“Destroy this temple, and in three days”, says Jesus, “I will raise it up.” Well, the Jews know about the temple being destroyed. They have seen the beloved home of God smashed to smithereens. They have wept in its ruins. They are now forty-six years into a great temple rebuild. They are like a family that has moved back into an unfinished home, worshiping in the partially reconstructed temple amidst the scaffolding and work crews. They know that rebuilding the temple is a long term project. So do we. We know that after you sell your church building it is no easy thing to rebuild a congregation. We know that the church of the 1950's with its baby-boom Sunday Schools is not reconstructed over-night. We know what it is like to worship in a church that is under construction. It means settling in for the long haul. Yet, Jesus claims it will only take three days to raise up this new temple. He confounds his audience. It will not be the only time in John’s gospel that Jesus is confounding. In the next chapter Nicodemus will wonder how he can possibly be born a second time from his mother’s womb. And in the chapter after that a Samaritan woman at the well will wonder where Jesus will get life giving water for her, since he has no bucket and the well is deep. In John’s gospel Jesus speaks on a different level, one that regularly confounds.
We are confounded by it all. And so John steps in. Suddenly the narrator speaks, offering an explanation: “But he was speaking of the temple of his body. After he was raised from the dead, his disciples remembered that he had said this; and they believed the scripture and the word that Jesus had spoken.” Here we are in only the second chapter of John’s gospel and he is already giving away the ending: “After he was raised from the dead.” John has no trouble letting us in on the ending as soon as he can. John knows that it will take the entire operatic, kaleidoscopic, impressionistic story for us to begin to grasp what has happened in the resurrection of Jesus from the dead. It begins earlier in this same chapter, a chapter that opens with the words “On the third day.” On the third day, what? On the third day a wedding in Cana with water turned to wine. On the third day, resurrection. “Destroy this temple,” says Jesus, “and in three days I will raise it up.” On the third day, the temple of the Lord, the home of God alive, present, real, open, here.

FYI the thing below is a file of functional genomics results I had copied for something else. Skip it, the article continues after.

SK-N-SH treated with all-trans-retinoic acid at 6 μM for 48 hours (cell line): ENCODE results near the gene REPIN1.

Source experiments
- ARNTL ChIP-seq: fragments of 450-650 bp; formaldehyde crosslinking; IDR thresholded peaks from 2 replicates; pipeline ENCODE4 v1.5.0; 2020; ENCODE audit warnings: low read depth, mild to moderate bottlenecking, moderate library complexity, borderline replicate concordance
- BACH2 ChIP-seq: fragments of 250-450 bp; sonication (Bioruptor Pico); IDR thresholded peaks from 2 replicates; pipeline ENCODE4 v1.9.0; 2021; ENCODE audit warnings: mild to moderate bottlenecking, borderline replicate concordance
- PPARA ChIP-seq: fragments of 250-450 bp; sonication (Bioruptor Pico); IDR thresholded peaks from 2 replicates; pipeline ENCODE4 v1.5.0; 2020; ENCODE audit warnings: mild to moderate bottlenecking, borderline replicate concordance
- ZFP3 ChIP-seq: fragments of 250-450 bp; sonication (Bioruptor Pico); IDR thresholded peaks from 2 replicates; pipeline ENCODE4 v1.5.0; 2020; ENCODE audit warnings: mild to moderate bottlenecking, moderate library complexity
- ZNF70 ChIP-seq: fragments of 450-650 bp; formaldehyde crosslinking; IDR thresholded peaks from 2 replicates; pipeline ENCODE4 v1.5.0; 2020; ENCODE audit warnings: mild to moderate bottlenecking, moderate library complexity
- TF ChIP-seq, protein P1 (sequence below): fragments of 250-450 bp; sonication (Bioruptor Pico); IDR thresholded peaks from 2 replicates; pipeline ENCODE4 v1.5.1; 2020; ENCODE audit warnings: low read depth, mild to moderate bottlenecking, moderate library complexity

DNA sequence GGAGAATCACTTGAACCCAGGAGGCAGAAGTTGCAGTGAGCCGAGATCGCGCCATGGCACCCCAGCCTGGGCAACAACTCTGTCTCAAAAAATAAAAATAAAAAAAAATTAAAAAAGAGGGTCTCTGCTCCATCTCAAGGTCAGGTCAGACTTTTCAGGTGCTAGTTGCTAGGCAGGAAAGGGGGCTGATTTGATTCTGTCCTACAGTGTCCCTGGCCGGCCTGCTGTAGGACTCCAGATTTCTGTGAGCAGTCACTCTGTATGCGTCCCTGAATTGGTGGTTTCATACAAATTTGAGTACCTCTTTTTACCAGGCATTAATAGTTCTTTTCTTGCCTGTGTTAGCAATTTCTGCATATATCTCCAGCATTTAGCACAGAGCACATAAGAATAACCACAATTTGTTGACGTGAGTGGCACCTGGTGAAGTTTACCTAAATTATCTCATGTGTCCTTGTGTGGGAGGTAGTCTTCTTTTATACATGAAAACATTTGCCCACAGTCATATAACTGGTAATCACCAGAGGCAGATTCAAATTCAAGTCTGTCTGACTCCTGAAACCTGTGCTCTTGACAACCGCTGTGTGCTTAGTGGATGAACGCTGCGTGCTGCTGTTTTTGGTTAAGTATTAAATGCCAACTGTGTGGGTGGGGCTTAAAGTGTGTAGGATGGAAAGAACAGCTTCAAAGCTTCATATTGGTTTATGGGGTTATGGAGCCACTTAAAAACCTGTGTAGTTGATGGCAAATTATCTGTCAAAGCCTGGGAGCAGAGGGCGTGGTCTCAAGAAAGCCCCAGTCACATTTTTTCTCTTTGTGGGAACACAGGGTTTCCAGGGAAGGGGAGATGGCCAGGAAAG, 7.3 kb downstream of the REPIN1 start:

We are becoming accustomed to this talk of three days. We have been recovering our gospel mother tongue of the three day pilgrim journey to the temple of God. It begins in the ending of Good Friday, the day when the temple is destroyed, the day when the connection with God is broken, the day of abandonment and grief and loss. It moves to Holy Saturday, the day when hope is the air we breathe in order to live, the day when waiting lingers between despair and expectancy, the day of trusting in God to make new when we cannot make it otherwise. And then comes Easter Sunday, the day of resurrection, the day of life beyond death, life overcoming death in Jesus who approaches us from tomorrow. He, not the building, not the program, not the practice, not the ritual, not the creed, is the home of God, the temple of the Lord.
But, you say, it is still Lent. It is not Easter yet. What are we doing at the resurrection so soon? Well, it is John’s gospel today. And John sees that life is no longer chronological. The resurrection has changed all of that. Time has changed. And not just by jumping ahead one hour. Chronos time is the regular, chronological ticking of the clock. But with the resurrection we have entered kairos time, the moment in time, the opportune time, the decisive time when God draws near. This time is not restricted to a season on a calendar or a day of the year or to a church or a chapel or a cathedral. The temple of the Lord is alive in the risen body of Jesus, who welcomes in those who are far from home, from their home in the house of God.
Homelessness. Homesickness. Homecoming. This is what the gospel is about. It is about people longing to be at home. It is about orphans and lost sheep and lost sons and lost daughters. It is about outcasts and scapegoats, about sinners and gentiles and jews who are not at all sure that they belong. It is about adoption, reception, reunion. It is about a wedding banquet where the water turns to wine. It is about a welcome table where the lost are found and the last are first in line. It is about seeking God in a place and, instead, discovering God in a body broken and given. Or, maybe more to the point, it is about being discovered by God in Jesus Christ’s life blood poured out in forgiveness. Do you see? The new world of the gospel is spread before you here, now. The table is set. The feast is ready. Come from your homeless wandering. Come home to the table of Jesus Christ which crosses the barriers of time past and future. Come to live your life with the one who overcomes death with life. Come with your Good Friday trouble. Bring your Holy Saturday longing. Come and live in the wonder of Easter Sunday’s impossible newness. Come and live in Jesus Christ - the temple, the dwelling place, the home of God.
* Image from Journey with Jesus